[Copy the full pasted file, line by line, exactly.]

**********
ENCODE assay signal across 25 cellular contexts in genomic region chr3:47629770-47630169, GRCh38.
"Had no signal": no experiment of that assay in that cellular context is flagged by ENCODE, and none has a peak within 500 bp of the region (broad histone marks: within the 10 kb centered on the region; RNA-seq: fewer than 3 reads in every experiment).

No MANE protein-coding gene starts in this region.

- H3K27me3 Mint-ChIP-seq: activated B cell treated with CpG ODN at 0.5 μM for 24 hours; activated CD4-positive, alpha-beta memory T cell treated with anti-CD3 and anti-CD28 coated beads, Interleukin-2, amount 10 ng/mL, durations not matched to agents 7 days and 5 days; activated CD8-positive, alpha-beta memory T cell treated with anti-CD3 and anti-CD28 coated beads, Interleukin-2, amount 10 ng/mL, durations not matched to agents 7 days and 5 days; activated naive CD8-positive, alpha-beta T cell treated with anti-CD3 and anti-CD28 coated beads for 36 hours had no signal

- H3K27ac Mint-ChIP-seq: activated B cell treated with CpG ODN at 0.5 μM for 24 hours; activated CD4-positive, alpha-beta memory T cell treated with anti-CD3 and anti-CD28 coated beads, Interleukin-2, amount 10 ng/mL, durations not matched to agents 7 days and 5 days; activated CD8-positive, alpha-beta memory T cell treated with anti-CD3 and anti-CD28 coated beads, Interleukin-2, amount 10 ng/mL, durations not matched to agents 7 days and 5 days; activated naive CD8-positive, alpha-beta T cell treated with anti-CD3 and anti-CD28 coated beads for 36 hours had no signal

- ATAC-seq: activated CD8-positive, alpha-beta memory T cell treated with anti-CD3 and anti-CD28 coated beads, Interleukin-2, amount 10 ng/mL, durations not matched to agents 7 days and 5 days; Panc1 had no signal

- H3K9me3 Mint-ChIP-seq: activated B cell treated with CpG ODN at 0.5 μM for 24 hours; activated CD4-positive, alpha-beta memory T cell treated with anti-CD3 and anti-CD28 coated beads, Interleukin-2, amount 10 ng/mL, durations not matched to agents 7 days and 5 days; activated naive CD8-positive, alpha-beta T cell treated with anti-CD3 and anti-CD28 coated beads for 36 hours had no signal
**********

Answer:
ENCODE assay signal across 25 cellular contexts in genomic region chr3:47629770-47630169, GRCh38.
"Had no signal": no experiment of that assay in that cellular context is flagged by ENCODE, and none has a peak within 500 bp of the region (broad histone marks: within the 10 kb centered on the region; RNA-seq: fewer than 3 reads in every experiment).

No MANE protein-coding gene starts in this region.

- H3K27me3 Mint-ChIP-seq: activated B cell treated with CpG ODN at 0.5 μM for 24 hours; activated CD4-positive, alpha-beta memory T cell treated with anti-CD3 and anti-CD28 coated beads, Interleukin-2, amount 10 ng/mL, durations not matched to agents 7 days and 5 days; activated CD8-positive, alpha-beta memory T cell treated with anti-CD3 and anti-CD28 coated beads, Interleukin-2, amount 10 ng/mL, durations not matched to agents 7 days and 5 days; activated naive CD8-positive, alpha-beta T cell treated with anti-CD3 and anti-CD28 coated beads for 36 hours had no signal

- H3K27ac Mint-ChIP-seq: activated B cell treated with CpG ODN at 0.5 μM for 24 hours; activated CD4-positive, alpha-beta memory T cell treated with anti-CD3 and anti-CD28 coated beads, Interleukin-2, amount 10 ng/mL, durations not matched to agents 7 days and 5 days; activated CD8-positive, alpha-beta memory T cell treated with anti-CD3 and anti-CD28 coated beads, Interleukin-2, amount 10 ng/mL, durations not matched to agents 7 days and 5 days; activated naive CD8-positive, alpha-beta T cell treated with anti-CD3 and anti-CD28 coated beads for 36 hours had no signal

- ATAC-seq: activated CD8-positive, alpha-beta memory T cell treated with anti-CD3 and anti-CD28 coated beads, Interleukin-2, amount 10 ng/mL, durations not matched to agents 7 days and 5 days; Panc1 had no signal

- H3K9me3 Mint-ChIP-seq: activated B cell treated with CpG ODN at 0.5 μM for 24 hours; activated CD4-positive, alpha-beta memory T cell treated with anti-CD3 and anti-CD28 coated beads, Interleukin-2, amount 10 ng/mL, durations not matched to agents 7 days and 5 days; activated naive CD8-positive, alpha-beta T cell treated with anti-CD3 and anti-CD28 coated beads for 36 hours had no signal